But giving teachers the opportunity to experience something as a learner like as kind of the student hat is put on their head, they are engaging as a learner. So they're experiencing the possibility of what their students could feel if they were able to enact something like this as a project. I think that would be awesome. And this is great agnostic. You might need to scaffold a little bit more for younger students, but this is also subject agnostic or content, agnostic, meaning anyone can do this, right? The art teacher can do this, the pe teacher can do this, the E L A teacher can do this, the math teacher can do this, right? Everyone can do this. And so if you did a whole staff meeting, this would be really awesome because it is leverage and usable in all content areas no matter what you teach. Also a huge piece of this too, I think is to involve pair professionals if you're not already in your staff meetings, enabling them to see the the viability or the possibilities with this kind of tool and equipping them with the skills of how to actually create with this tool. Just as you are with the teachers, really ensure is that this project is going to be even more successful for the students who rely on those paraprofessionals for support and honestly, paraprofessionals support the entire class community, not just the student that they are attached to.

Um typically, right, in my experience, that's been the case. So let's really leverage paraprofessionals, wisdom and expertise and just amazingness, right, for what we can do in our classrooms, especially when we're taking on this new challenge and we might be a little nervous about it. So do a staff P D where you do this. Now, what could this look like if you have a 60 minute staff P D? Well, I will share with you a little bit about what I did in my 60 minute workshop session with students and adults. Also, I'm going to link the slide deck that I used for that session as the freebie for this episode. So make sure that you grab that. That's going to be at Lindsay Beth Lions dot com slash blog slash 110. That's for episode 1 10, Lindsay, Beth lions dot com slash blog slash 110. All right. Here's how I would do this. I would offer the prompt for your teachers. What needs to change, to make the world or your community more just like what should be changed? What's the change you want to see in your community or they can choose to answer one or both questions or what perspectives, experiences, topics?

Does your community need to hear? Right. So what are some underrepresented topics, perspectives, voices like what does the world need to hear? So, basically helping them to think about, if you had a podcast or you were tasked with making a podcast episode, what would it be about? What would your topic be? Whose voice would you elevate? Would it be your own story you wanna share? Would it be someone else in your community? Would it be someone outside of your community that you want your community to hear from or hear about? So, thinking about that and then thinking about what is the format that would take, would you do an interview style podcast? Would you just kind of think to yourself and, and do like a reflection? Would you have a little bit of funny banter where you have a colleague come in and you guys are doing a reflection on current events or on what happened in your community this week? Something like that. And then I ideally given the short time frame, if you only have 60 minutes for the session. I would have people break up. You could do it by department teams, grade teams. You could also do it just by topic area and interest. That's what I did for the conference session and have people within each group define a role that they want to take on.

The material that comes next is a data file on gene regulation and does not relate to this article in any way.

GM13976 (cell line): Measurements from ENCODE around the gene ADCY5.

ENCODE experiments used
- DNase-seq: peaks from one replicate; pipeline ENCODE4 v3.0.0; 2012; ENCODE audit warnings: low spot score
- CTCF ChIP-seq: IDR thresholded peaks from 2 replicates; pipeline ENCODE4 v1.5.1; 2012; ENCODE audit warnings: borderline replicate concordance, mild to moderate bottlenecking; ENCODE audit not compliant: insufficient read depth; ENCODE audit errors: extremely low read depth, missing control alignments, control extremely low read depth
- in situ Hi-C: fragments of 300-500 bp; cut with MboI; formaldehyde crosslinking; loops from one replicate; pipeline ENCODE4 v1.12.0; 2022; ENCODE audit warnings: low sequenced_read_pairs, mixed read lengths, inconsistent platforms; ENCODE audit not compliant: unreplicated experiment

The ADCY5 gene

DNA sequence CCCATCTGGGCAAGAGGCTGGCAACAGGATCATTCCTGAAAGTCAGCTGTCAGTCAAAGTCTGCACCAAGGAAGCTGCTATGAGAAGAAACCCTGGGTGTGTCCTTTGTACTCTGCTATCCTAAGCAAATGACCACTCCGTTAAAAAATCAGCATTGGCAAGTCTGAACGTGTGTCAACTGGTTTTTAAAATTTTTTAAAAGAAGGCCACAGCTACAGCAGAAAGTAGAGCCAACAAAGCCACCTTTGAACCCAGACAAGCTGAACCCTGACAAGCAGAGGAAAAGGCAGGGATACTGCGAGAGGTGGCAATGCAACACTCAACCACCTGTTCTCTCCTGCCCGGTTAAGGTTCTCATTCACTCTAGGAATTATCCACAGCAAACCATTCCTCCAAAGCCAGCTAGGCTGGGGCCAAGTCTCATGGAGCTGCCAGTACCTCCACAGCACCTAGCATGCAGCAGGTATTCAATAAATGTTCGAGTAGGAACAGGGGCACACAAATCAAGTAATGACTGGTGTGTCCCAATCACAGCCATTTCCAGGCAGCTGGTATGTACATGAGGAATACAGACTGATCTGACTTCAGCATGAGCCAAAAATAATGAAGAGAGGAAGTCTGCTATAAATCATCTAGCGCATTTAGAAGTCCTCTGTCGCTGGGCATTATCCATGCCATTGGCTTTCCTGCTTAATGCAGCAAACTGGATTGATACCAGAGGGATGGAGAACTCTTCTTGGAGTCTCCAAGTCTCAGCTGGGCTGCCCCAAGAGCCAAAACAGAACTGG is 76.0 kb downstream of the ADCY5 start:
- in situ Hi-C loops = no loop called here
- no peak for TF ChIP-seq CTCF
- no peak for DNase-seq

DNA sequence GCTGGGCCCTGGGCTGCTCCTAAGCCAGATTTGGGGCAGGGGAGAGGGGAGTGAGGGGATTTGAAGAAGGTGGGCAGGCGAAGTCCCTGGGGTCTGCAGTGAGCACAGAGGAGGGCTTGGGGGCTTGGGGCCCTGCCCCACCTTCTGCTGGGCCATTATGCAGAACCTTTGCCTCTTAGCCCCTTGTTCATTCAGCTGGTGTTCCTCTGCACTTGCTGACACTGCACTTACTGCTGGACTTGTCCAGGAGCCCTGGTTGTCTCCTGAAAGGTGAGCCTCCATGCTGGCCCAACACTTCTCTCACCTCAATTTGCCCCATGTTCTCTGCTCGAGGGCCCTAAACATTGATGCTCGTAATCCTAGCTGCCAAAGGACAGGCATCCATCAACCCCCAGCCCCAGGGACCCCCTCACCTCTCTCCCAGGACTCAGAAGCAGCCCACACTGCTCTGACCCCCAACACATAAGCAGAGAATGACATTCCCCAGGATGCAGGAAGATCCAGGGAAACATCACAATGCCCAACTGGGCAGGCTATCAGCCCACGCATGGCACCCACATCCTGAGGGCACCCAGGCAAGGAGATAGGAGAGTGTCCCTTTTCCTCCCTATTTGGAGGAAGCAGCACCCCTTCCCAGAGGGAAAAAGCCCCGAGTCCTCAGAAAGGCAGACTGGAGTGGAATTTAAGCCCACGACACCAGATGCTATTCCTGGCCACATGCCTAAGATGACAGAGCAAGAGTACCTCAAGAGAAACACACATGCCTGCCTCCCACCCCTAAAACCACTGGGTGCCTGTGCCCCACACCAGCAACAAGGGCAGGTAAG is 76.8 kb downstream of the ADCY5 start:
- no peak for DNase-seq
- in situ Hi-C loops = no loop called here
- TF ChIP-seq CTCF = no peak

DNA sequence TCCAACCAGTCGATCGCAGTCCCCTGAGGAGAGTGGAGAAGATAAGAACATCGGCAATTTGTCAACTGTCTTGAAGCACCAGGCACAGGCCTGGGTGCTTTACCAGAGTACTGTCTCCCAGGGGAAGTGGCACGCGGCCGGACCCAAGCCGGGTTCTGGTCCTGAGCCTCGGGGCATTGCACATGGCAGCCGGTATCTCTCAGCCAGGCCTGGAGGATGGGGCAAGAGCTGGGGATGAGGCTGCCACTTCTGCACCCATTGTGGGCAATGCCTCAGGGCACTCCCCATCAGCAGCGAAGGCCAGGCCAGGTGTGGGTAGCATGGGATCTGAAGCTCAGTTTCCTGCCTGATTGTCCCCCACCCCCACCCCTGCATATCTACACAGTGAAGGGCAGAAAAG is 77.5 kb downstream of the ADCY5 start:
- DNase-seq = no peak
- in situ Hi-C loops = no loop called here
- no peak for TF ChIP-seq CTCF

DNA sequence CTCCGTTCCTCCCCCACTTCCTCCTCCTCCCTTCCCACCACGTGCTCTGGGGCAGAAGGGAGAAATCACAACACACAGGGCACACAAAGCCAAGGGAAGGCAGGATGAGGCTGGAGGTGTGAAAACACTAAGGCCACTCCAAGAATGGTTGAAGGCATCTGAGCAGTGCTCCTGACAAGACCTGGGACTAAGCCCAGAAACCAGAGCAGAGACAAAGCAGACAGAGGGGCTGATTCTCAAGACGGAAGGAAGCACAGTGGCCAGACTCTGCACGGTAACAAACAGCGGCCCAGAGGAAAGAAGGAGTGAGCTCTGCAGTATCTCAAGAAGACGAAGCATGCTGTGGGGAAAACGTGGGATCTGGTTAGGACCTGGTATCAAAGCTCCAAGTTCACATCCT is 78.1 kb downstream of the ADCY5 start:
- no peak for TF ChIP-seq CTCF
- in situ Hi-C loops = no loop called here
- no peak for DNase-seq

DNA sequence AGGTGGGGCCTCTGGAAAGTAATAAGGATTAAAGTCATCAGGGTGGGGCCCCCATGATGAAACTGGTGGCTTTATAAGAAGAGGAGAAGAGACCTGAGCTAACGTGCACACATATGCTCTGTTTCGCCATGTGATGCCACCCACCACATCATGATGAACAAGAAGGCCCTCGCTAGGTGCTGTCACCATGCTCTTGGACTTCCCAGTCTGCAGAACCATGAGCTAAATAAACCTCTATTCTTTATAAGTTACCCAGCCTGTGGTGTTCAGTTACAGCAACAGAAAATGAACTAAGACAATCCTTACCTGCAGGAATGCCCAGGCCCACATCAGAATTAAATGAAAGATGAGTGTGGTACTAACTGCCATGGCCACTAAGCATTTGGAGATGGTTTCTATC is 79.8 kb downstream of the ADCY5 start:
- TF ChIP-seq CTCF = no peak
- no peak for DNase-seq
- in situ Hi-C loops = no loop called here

So some people absolutely hate being on camera. Luckily this is not video. I used to do documentaries with my students and that was an added kind of barrier for voice when someone didn't want to be on camera, this kind of lessens out a little bit, but some people still don't like listening to their voice and that can be hard. So not every, every student or in this case, not every teacher needs to actually be in front of the mic needs to actually record their voice. Sometimes what you'll find is people will get more comfortable with the idea once you start recording and then they'll want to jump in. Totally cool. But from the get go, you don't have to say everyone has to participate in that way. So what I would do is have every group member choose a role that they want to have. So this may be that if you have participants edits, you may say you're gonna kind of frame out the episode and you're gonna edit it all together, you're gonna kind of be even if you're the one taking on the editing and kind of pulling it up together or you don't even do editing with the teachers just think about like what it would look like to edit. OK. This is gonna be our opening, this is gonna be the middle section. We're gonna pull in this kind of quote unquote, bro.

I don't know if it's called, bro. I don't know if that's just documentaries or if this podcast as well, but you know, the background noise, it's kind of creating the vibe or someone's going to create the, the music. So maybe someone is responsible for doing the intro outro music, um someone might be the interviewer, so they want to ask the questions, they don't want to answer the questions, someone might be the narrator. So if you take a particular format where you're telling a story, you might insert different interviews with people. Um and someone is kind of connecting those dots or bringing us along the journey, you might have someone who is the researcher. So you learn something from an interview where you have someone kind of talking about a current event. So if someone's gonna bring in the factual information they found online and cite it do all the things that could be another role. So have the group choose their format and the role and of course, the topic which you kind of came up with or they came up with when they were answering those prompts, what needs to change and what perspectives, experiences or topics need to be elevated. So you have your topic, you have your format, each person has a role and then you just let them go say use your phone, use the audio notes app or you can even use video and then we'll just take the video part out whatever you want.